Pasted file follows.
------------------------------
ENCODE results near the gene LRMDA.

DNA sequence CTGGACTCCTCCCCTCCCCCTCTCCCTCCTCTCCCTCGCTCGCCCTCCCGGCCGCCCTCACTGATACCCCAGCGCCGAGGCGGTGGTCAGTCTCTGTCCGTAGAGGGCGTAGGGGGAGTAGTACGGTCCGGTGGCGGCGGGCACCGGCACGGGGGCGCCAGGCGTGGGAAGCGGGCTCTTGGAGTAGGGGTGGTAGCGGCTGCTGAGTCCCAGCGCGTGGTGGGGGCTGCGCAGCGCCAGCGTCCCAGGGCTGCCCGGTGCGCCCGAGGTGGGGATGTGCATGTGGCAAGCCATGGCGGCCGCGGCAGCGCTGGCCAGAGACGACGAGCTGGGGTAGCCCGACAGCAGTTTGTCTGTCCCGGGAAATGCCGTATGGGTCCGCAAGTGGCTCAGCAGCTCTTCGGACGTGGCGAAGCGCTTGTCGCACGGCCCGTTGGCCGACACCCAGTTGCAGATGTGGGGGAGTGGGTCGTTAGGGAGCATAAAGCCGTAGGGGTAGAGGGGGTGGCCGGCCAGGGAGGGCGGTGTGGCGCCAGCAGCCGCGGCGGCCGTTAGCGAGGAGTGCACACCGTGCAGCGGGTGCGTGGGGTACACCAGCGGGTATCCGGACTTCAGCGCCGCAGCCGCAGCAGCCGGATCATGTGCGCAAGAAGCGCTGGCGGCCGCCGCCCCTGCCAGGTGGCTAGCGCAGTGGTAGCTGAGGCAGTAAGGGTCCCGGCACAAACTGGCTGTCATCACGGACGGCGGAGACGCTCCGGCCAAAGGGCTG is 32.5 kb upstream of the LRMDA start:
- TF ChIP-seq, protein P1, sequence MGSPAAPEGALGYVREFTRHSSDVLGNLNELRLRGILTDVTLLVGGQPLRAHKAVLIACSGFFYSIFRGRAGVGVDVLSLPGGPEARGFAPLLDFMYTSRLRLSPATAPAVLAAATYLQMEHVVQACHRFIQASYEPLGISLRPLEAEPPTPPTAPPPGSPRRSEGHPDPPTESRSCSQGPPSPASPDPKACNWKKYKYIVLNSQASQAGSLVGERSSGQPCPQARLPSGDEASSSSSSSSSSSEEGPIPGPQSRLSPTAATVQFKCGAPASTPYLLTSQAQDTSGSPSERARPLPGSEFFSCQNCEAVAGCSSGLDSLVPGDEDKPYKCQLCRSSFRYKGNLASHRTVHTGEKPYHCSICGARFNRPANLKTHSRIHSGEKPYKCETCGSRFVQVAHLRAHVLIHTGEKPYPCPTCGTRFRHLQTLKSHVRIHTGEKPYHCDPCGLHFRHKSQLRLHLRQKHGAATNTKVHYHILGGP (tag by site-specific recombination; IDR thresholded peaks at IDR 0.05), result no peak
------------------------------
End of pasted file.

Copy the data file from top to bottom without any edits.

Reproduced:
ENCODE results near the gene LRMDA.

DNA sequence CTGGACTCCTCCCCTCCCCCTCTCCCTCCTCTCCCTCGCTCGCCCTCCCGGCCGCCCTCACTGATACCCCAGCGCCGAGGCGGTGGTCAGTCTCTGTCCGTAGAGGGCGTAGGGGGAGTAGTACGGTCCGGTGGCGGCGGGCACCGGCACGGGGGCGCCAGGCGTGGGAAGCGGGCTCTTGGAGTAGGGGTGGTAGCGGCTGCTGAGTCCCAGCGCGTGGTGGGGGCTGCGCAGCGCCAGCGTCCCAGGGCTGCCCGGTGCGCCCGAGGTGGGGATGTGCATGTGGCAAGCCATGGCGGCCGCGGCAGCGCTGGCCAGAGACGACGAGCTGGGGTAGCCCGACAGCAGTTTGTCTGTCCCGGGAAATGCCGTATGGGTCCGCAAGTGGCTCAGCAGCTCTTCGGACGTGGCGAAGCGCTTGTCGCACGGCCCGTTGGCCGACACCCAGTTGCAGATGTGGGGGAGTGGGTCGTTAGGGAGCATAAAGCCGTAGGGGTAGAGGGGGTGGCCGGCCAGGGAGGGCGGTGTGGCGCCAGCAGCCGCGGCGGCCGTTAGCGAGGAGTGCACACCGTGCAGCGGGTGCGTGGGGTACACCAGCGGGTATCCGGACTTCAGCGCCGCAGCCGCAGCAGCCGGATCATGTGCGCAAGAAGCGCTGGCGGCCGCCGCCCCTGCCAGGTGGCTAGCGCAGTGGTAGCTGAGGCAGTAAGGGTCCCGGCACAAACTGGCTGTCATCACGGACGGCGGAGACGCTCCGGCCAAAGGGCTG is 32.5 kb upstream of the LRMDA start:
- TF ChIP-seq, protein P1, sequence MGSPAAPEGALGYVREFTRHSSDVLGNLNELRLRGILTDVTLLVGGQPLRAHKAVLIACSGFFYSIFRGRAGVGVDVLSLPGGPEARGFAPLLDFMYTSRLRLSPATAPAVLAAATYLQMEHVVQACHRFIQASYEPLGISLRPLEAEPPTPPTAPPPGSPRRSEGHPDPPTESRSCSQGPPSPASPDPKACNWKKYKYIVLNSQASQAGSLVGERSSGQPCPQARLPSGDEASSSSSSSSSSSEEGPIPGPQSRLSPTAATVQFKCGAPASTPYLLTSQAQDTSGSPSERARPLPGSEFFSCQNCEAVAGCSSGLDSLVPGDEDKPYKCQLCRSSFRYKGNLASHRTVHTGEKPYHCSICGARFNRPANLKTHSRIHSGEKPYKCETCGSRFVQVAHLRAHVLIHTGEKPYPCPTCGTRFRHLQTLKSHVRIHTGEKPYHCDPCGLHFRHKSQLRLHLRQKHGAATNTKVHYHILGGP (tag by site-specific recombination; IDR thresholded peaks at IDR 0.05), result no peak